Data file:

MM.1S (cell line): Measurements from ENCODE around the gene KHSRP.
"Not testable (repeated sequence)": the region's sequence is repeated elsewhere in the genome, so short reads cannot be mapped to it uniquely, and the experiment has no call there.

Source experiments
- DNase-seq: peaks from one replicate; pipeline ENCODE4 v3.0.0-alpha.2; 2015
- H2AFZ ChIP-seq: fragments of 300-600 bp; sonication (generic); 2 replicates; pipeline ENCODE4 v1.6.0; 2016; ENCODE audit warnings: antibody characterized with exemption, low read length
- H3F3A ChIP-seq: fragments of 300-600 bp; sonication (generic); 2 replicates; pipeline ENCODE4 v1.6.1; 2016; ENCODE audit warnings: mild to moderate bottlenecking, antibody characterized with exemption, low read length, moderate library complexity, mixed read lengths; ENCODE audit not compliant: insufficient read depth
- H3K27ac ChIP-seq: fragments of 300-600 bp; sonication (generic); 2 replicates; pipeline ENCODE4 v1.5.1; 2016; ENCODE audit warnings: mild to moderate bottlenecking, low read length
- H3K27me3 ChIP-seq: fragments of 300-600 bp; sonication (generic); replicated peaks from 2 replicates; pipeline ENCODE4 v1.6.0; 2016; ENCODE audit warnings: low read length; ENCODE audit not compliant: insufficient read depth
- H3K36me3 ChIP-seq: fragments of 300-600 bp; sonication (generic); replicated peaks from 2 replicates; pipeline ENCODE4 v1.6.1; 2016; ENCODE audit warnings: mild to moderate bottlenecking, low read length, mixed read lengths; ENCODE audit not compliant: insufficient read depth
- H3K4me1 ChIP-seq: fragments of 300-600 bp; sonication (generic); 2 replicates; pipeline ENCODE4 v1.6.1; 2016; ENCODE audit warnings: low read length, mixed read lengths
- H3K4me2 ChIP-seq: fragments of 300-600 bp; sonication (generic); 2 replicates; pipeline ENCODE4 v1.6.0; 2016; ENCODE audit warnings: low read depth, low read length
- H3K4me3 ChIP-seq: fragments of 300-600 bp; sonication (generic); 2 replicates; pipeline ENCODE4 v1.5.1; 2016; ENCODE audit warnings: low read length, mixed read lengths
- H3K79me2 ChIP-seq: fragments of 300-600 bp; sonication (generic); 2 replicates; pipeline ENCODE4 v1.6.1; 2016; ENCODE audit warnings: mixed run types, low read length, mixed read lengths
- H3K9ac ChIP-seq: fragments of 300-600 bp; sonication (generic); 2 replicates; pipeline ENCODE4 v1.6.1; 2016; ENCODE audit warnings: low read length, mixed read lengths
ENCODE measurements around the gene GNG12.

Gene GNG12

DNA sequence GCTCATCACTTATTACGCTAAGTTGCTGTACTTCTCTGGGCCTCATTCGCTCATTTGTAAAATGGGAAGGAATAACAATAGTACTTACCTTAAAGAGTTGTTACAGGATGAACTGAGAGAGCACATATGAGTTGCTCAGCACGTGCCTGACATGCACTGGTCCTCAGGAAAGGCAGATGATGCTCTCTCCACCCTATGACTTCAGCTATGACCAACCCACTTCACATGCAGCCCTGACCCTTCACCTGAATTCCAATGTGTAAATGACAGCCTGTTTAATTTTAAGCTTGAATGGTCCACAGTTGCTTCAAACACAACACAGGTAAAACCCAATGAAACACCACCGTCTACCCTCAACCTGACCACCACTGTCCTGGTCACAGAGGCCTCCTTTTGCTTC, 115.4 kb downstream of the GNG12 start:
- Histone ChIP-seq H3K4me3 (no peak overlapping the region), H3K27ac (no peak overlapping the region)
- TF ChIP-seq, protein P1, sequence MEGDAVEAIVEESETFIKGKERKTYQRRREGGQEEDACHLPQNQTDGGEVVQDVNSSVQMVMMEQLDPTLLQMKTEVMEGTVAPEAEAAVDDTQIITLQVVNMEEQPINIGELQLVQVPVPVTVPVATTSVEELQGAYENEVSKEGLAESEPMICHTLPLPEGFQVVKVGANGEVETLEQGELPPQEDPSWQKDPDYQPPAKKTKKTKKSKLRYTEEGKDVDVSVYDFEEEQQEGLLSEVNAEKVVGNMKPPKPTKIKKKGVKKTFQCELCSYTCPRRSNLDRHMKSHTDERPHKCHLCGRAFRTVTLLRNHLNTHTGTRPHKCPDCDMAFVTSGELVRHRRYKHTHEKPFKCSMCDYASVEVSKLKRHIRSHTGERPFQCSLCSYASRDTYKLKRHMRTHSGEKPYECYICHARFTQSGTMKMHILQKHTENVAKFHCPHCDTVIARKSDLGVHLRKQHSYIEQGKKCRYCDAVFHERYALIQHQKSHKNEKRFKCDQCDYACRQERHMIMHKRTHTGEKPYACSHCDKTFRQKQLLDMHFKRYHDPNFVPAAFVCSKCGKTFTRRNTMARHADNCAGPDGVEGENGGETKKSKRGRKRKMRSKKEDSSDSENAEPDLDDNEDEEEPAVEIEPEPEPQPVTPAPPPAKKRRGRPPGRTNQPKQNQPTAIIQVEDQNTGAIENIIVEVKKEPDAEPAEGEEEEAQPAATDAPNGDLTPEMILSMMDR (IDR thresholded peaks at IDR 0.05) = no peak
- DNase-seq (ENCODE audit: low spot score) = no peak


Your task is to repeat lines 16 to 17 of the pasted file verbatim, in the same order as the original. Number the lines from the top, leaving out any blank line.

Gene GNG12

DNA sequence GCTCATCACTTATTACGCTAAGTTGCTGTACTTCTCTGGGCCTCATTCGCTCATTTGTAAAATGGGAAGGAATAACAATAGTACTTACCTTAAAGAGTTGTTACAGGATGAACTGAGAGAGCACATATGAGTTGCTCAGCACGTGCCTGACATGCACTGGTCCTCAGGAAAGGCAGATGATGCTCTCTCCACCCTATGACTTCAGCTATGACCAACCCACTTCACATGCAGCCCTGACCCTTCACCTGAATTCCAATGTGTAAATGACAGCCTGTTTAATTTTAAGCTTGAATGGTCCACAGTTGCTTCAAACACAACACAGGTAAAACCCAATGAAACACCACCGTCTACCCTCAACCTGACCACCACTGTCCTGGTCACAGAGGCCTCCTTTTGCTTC, 115.4 kb downstream of the GNG12 start: